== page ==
Although William Kentridge is now well known for his films, drawings, and theatre productions, he began his artistic career learning etching at the Johannesburg Art Foundation under Bill Ainslie. He spent two years teaching printmaking at this Foundation and his earliest exhibitions featured his monotypes and etchings such as the Domestic Scenes series.
William Kentridge Prints is the first book to focus specifically on Kentridge’s formidable print oeuvre, filling a gap in published work on the artist to date. It is also the first major publication on William Kentridge to be published in South Africa. The book includes over 180 works and presents the full range and complexity of Kentridge’s printmaking, from his linocuts of the 1970s to his recent sophisticated and distinctive Thinking Aloud drypoints created while he was working on his production of Mozart’s opera The Magic Flute, which premiered in Brussels in April 2005.
David Krut began publishing William Kentridge editions in the 1990s and in 1997 compiled and edited a CD-ROM on the artist, the first publication on Kentridge to address the full range and complexity of his work. Krut compiled and edited the final print list for this book and contributed the Introduction, which gives a brief history of Kentridge’s projects and collaborations with printers.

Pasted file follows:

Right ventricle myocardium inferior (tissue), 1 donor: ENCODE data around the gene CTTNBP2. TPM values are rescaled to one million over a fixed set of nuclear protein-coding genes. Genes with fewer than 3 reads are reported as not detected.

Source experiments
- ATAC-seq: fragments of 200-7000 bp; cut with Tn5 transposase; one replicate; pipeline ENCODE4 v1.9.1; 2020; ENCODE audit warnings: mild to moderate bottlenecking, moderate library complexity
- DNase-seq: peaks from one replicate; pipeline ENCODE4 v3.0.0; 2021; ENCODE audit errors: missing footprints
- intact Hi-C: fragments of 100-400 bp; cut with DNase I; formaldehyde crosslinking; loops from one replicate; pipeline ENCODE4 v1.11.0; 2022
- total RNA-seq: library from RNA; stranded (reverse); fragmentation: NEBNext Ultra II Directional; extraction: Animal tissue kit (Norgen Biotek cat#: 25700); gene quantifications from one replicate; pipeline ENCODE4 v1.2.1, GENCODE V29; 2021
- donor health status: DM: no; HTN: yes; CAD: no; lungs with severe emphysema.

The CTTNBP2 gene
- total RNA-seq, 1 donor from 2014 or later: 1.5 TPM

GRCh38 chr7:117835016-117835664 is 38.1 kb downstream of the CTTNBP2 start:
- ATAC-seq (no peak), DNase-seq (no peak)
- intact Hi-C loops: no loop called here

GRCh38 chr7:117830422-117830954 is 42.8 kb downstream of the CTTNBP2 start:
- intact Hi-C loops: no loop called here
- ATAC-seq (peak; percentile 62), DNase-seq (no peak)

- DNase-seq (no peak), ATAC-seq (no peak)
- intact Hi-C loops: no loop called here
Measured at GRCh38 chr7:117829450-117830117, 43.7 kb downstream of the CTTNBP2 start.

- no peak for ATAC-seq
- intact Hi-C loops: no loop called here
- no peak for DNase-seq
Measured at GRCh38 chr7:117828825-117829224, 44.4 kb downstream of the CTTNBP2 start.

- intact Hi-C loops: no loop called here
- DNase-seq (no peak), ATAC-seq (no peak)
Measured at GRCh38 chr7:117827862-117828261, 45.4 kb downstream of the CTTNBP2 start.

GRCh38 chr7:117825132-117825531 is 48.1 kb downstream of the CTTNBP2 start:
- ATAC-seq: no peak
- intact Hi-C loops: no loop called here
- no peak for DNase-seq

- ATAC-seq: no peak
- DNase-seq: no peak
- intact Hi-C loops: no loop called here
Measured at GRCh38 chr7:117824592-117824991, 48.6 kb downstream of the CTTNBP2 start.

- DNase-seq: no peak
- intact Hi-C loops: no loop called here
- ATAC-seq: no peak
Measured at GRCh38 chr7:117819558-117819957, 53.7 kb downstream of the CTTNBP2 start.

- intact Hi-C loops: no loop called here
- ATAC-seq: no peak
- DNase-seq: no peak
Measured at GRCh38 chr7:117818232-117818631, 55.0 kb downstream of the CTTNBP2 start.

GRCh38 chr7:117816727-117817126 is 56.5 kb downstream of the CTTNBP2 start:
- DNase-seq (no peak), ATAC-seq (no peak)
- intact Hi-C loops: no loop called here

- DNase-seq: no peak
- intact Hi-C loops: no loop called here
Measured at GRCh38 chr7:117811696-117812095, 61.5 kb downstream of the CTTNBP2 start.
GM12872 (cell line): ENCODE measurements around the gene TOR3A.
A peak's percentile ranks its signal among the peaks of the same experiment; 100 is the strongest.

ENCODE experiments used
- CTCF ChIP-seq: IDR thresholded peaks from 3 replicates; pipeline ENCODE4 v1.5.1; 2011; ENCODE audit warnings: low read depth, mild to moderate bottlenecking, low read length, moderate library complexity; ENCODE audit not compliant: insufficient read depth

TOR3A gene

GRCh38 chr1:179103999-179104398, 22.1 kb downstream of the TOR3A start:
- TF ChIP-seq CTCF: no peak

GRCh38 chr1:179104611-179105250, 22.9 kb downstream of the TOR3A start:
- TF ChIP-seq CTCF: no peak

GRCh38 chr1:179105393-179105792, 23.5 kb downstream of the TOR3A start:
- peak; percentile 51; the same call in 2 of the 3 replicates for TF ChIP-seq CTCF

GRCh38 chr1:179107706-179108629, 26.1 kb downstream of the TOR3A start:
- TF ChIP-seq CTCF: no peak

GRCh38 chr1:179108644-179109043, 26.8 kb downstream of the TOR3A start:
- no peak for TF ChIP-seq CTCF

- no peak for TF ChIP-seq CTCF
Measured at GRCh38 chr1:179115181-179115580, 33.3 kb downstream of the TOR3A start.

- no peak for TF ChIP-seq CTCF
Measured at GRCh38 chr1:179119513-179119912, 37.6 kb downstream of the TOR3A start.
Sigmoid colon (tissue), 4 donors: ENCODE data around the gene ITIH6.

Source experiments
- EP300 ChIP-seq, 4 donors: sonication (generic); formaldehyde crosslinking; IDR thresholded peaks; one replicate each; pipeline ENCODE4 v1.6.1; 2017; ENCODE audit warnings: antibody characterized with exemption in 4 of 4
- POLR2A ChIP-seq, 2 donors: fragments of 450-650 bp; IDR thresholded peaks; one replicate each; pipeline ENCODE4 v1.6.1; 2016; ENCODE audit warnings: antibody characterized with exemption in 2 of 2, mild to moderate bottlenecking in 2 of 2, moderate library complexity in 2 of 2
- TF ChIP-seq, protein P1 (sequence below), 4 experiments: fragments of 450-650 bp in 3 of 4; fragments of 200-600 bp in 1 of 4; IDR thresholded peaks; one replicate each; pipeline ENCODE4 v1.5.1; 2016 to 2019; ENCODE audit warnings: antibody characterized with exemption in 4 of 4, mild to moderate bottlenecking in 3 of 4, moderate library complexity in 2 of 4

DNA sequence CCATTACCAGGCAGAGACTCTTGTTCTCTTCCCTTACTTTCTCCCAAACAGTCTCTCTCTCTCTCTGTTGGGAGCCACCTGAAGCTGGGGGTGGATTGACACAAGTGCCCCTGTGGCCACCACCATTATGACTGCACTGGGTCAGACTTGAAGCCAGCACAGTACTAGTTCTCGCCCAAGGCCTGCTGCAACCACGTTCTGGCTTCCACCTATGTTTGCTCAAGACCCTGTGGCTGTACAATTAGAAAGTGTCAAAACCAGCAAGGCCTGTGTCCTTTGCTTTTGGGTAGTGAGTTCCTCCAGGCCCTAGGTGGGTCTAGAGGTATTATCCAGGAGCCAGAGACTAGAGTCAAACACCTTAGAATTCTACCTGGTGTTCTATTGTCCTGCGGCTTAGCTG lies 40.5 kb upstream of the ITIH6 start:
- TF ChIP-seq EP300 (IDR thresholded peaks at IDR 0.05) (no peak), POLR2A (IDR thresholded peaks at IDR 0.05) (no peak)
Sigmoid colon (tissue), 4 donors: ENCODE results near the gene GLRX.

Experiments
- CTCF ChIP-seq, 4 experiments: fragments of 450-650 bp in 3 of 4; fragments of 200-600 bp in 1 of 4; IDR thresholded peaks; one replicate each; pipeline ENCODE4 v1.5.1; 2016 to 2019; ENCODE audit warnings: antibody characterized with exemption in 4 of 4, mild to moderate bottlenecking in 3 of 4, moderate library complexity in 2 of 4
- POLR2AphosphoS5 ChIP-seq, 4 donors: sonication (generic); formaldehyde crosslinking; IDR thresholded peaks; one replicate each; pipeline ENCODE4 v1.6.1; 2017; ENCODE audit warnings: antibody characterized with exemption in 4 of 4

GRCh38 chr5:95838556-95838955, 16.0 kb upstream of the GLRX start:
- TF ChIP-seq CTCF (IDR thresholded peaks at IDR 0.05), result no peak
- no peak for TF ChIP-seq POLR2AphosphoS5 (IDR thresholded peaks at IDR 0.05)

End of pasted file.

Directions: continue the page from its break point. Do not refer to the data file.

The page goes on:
The publication of this book coincides with a travelling exhibition that opened at the Faulconer Gallery, Grinnell College, Iowa in late 2004 and travels to other museums in the United States through 2007.
William Kentridge Prints includes a Foreword by Lesley Wright, Director of the Faulconer Gallery at Grinnell College, the Introduction for the original exhibition catalogue by Kay Wilson, Curator of the Faulconer Collection, and an essay by the award-winning poet, critic, and translator Susan Stewart, Professor of English at Princeton University. Stewart has published four books of poetry and several critical texts including The Open Studio: Essays on Art and Aesthetics (University of Chicago Press, January 2005).
In addition, the book includes a series of rare personal commentaries by Kentridge that give wonderful insight into the ideas and working methods of an obsessive and highly sophisticated printmaker.
Importance of Kentridge’s work, Cronje 2004
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